Is really human nature and the source of enterprise, this unending surge and wish for something better, for getting ahead.

It’s a profound misunderstanding to call that greed; rather, it’s an instinctual striving for betterment. We can harness that instinct with economic and political freedom, such that:

The more freedom it can safely be allowed, the better, because it also propels the entire society forward.

This was the profound implication of Adam Smith’s big idea.

Of Karl Marx, they seek to explain not only the original formulation, but the continuing attraction of Marxism. They cast Marx’s theories as both the best and worst of the Enlightenment. Chirot and Montgomery worry that Marxism may yet rekindle from a nurtured fury in modern universities. They write:

Let us not therefore assume too quickly that the Marxism being held today in reserve by supposedly irrelevant intellectuals has no political future. It does.

Of Charles Darwin, they find an idea of natural selection that has moved from nature to society. In the 19thcentury, laissez-faire began to be seen as a policy in accord with natural competition among individuals and companies.

By the late 20thcentury, evolutionary theory had conquered most of the behavioural and social sciences— especially the study of technology and innovation.

The fourth big idea is contained in the constitutional debates at the founding of the US between Thomas Jefferson and Alexander Hamilton. This was the debate between two views of America: Hamilton’s view of a big-government America, an industrial economy, a strong central authority with a powerful army actively engaged on a world stage; versus Jefferson’s model of a government staying out of the way of a free people, of local militias and a weak central government, a nation of yeoman farmers, and ‘entangling alliances with none’.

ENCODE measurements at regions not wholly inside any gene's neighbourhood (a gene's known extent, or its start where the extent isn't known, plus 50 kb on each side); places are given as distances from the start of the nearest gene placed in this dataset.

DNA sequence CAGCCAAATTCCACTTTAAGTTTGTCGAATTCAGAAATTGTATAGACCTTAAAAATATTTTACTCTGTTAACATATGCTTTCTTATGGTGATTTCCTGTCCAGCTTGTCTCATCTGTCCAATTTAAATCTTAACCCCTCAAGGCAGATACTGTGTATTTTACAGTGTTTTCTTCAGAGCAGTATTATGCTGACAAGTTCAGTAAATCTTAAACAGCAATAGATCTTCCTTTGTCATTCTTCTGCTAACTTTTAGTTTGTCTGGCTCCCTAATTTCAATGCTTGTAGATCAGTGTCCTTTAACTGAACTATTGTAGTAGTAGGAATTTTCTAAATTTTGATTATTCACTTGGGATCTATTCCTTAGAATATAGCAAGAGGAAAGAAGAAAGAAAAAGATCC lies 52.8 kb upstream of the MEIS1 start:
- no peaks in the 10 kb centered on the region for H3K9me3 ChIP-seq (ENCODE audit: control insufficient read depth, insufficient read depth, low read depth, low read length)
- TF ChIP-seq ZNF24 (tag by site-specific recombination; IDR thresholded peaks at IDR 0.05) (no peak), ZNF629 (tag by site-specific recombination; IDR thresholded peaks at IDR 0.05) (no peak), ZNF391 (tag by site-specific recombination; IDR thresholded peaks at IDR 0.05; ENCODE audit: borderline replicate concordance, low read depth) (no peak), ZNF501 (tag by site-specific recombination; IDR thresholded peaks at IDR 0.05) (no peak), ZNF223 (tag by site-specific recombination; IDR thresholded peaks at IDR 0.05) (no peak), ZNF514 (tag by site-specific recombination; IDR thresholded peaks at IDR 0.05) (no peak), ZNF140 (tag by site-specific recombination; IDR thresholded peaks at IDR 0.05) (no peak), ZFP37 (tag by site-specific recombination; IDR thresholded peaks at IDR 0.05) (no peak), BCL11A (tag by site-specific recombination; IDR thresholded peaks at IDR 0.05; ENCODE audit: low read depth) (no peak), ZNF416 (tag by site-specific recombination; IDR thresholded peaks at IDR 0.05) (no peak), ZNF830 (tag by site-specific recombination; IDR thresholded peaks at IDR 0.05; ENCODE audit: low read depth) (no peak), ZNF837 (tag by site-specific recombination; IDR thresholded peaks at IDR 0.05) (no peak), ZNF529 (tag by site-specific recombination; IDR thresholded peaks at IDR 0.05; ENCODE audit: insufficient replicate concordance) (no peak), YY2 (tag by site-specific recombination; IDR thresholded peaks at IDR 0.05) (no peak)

The second part of the book examines the ideology of reaction against the ideas and thinkers of the Enlightenment. Chirot and Montgomery focus on several moving targets—the secular anti-enlightenment in fascism, totalitarianism, Maoism, and the religious anti-enlightenment of fundamentalisms. They warn that secular and non-secular movements are essentially alike.